Site of the proposed Hotel Riviera Cancún. Site of the proposed Hotel Riviera Cancún.

Court orders permanent halt to US $95-million Cancún hotel project

Riu Hotels reneged on an agreement to upgrade a wastewater treatment plant, judge rules

Mexico’s Fifth District Court in Cancún has permanently dashed Riu Hotels & Resorts’ hopes to build a 530-room hotel in Cancún’s hotel zone.

The court ordered the Spanish hotel chain, which has been trying to build the hotel for the last five years despite opposition, to halt permanently the construction of the US $95.6-million Hotel Riviera Cancún, saying the company reneged on promises it made to upgrade wastewater treatment facilities at a cost of 60 million pesos.

The project had already been delayed since 2016, when a different court granted an injunction against further construction, based on concerns about the impact on an adjoining mangrove forest. The chain had intended to build the hotel with two 70-story towers in the Punta Nizuc area, off Boulevard Kukulcán. It would have been the fifth Riu property in the state of Quintana Roo.

“Riu has failed to comply with the agreement it made on October 9, 2015,” the judge’s recent ruling said. “as well those of various extensions authorized [in 2016].”

The judge also noted that Cancun’s three municipal wastewater treatment plants are at their limit and can’t handle the extra wastewater load the hotel would have generated, as determined by an environmental impact study the Environment Ministry did in 2015.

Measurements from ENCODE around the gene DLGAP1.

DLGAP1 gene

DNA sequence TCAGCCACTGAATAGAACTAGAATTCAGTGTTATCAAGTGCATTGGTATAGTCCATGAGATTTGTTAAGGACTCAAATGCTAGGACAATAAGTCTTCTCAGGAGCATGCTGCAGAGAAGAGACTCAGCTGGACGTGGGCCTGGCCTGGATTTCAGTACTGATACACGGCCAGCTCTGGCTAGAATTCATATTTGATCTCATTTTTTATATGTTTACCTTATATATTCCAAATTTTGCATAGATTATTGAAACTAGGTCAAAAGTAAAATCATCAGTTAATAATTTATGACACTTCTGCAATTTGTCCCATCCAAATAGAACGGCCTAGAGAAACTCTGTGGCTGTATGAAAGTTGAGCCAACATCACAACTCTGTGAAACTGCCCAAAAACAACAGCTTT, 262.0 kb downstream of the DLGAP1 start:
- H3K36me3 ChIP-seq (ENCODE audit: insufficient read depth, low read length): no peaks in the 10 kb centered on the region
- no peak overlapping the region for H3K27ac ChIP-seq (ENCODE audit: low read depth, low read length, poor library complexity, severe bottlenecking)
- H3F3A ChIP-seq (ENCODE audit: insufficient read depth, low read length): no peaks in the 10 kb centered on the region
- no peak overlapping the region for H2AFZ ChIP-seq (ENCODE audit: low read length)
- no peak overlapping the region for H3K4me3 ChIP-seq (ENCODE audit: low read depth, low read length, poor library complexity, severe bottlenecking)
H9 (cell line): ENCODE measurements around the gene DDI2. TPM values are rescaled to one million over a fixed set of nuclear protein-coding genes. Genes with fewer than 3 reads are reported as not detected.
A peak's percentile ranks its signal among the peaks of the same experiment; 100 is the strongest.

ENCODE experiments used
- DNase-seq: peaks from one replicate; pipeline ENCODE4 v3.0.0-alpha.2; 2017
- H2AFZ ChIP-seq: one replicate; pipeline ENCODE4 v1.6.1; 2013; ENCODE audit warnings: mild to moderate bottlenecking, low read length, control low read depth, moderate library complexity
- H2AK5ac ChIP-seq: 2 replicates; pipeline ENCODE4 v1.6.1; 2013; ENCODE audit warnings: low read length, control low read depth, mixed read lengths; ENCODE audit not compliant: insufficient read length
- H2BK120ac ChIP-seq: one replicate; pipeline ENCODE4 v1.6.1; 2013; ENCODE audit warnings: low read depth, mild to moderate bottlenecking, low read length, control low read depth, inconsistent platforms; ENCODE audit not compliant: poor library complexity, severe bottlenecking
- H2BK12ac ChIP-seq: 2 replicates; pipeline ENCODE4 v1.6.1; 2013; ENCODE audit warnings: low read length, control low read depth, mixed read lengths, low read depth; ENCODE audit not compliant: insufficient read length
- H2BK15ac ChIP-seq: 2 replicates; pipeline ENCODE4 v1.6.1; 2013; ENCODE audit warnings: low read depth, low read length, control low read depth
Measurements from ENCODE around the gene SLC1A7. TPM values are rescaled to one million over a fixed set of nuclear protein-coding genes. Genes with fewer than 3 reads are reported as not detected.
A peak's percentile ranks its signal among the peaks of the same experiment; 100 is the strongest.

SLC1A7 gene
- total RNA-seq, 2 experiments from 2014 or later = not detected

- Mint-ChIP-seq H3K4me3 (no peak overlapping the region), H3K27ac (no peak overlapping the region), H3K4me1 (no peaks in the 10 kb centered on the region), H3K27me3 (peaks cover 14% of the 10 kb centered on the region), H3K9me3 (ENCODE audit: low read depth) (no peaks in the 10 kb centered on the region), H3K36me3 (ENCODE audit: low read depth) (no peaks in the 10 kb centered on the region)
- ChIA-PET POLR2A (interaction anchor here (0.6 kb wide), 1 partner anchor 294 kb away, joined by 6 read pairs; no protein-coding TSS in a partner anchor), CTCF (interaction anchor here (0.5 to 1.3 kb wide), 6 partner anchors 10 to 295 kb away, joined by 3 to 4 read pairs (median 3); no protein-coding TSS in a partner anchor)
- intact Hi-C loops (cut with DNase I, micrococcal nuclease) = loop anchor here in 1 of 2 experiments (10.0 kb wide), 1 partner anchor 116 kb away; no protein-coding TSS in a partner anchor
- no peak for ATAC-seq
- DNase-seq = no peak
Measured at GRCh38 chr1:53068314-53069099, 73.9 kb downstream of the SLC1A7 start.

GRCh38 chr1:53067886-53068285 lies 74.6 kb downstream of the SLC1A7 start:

Earlier this year, the National Tourism Promotion Fund (Fonatur), which created Cancún as an affordable, sustainable vacation spot for Mexicans in 1974, weighed in more forcefully about its opposition. When Fonatur created Cancún as an Integrally Planned Center (CIP) — a government designation which has put Fonatur in charge of Cancún’s municipal facilities for the last 46 years — the plan was to have no more than 15,000 hotel rooms on Boulevard Kukulcán, Fonatur officials say. Currently, hotels on the boulevard have a total of 36,000.

“Fonatur is dead against over-densification of Cancún that doesn’t respect its original planning goals,” Fonatur’s legal director Alejandro Varela told the El Economista newspaper in February. “We believe that the number of rooms they are proposing far exceeds the capacity of services that Fonatur offers.”

Source: El Economista (sp)

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